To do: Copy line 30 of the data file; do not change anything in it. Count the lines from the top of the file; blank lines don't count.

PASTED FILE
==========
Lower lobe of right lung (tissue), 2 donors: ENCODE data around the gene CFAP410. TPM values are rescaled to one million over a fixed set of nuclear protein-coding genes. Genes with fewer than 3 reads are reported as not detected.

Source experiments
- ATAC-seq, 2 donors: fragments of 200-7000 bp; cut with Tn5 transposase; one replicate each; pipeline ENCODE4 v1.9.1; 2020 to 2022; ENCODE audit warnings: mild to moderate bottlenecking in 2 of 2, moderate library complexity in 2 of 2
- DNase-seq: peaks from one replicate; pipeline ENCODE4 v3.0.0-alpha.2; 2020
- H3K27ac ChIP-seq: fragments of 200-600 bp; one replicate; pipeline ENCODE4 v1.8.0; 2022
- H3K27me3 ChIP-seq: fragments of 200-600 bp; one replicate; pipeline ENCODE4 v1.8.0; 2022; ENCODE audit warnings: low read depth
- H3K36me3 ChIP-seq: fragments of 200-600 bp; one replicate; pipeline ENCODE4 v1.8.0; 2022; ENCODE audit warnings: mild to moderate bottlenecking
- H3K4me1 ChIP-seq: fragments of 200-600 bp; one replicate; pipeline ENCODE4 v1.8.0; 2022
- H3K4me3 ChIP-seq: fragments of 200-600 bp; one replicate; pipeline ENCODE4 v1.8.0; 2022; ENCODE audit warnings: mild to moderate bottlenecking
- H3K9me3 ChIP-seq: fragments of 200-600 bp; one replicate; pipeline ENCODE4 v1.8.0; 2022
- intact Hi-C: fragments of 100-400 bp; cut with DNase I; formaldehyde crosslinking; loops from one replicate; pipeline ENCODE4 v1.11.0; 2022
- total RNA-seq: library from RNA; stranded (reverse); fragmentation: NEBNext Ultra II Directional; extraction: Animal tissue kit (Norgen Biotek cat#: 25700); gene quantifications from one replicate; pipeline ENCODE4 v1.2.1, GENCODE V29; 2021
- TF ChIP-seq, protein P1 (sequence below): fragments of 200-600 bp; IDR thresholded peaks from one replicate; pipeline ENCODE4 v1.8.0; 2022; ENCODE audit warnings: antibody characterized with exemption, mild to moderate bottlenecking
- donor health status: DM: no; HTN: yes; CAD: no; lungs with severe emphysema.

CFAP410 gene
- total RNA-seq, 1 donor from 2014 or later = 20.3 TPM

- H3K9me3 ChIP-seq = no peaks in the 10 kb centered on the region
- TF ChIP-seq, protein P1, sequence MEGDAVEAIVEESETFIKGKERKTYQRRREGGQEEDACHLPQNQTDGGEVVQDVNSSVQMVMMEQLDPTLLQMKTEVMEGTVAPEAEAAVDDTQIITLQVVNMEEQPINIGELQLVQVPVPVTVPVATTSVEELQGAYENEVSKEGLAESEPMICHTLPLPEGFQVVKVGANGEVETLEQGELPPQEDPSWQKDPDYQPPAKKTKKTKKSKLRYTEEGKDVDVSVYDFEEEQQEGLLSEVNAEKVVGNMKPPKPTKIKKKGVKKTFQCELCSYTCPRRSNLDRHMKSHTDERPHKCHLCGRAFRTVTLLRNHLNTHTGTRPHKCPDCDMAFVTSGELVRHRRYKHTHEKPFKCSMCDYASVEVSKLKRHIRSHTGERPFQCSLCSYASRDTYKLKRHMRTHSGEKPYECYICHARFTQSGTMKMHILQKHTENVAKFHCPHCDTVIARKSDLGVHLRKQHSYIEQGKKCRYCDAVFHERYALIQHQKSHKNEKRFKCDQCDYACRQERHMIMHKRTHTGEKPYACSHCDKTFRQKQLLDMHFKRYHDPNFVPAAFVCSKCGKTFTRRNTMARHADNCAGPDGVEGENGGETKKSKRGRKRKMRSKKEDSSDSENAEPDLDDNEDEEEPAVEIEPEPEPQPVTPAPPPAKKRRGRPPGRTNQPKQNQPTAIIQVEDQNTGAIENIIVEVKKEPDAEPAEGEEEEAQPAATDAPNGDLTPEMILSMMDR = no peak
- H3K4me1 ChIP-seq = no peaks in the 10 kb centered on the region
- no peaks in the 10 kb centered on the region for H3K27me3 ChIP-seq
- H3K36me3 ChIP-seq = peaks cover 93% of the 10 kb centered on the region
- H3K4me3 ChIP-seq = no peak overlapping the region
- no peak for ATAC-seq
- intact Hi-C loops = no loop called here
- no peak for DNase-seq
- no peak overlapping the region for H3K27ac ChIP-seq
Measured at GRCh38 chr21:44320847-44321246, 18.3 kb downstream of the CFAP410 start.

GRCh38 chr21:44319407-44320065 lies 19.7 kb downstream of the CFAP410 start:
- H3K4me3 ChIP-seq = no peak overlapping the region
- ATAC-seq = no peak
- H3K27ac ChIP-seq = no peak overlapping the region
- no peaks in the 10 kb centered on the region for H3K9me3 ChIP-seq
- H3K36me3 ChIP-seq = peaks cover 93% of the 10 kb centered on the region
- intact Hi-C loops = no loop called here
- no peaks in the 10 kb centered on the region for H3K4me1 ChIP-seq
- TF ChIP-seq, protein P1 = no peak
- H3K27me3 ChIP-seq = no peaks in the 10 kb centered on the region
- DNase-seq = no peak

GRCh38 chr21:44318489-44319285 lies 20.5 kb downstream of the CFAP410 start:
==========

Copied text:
- ATAC-seq = no peak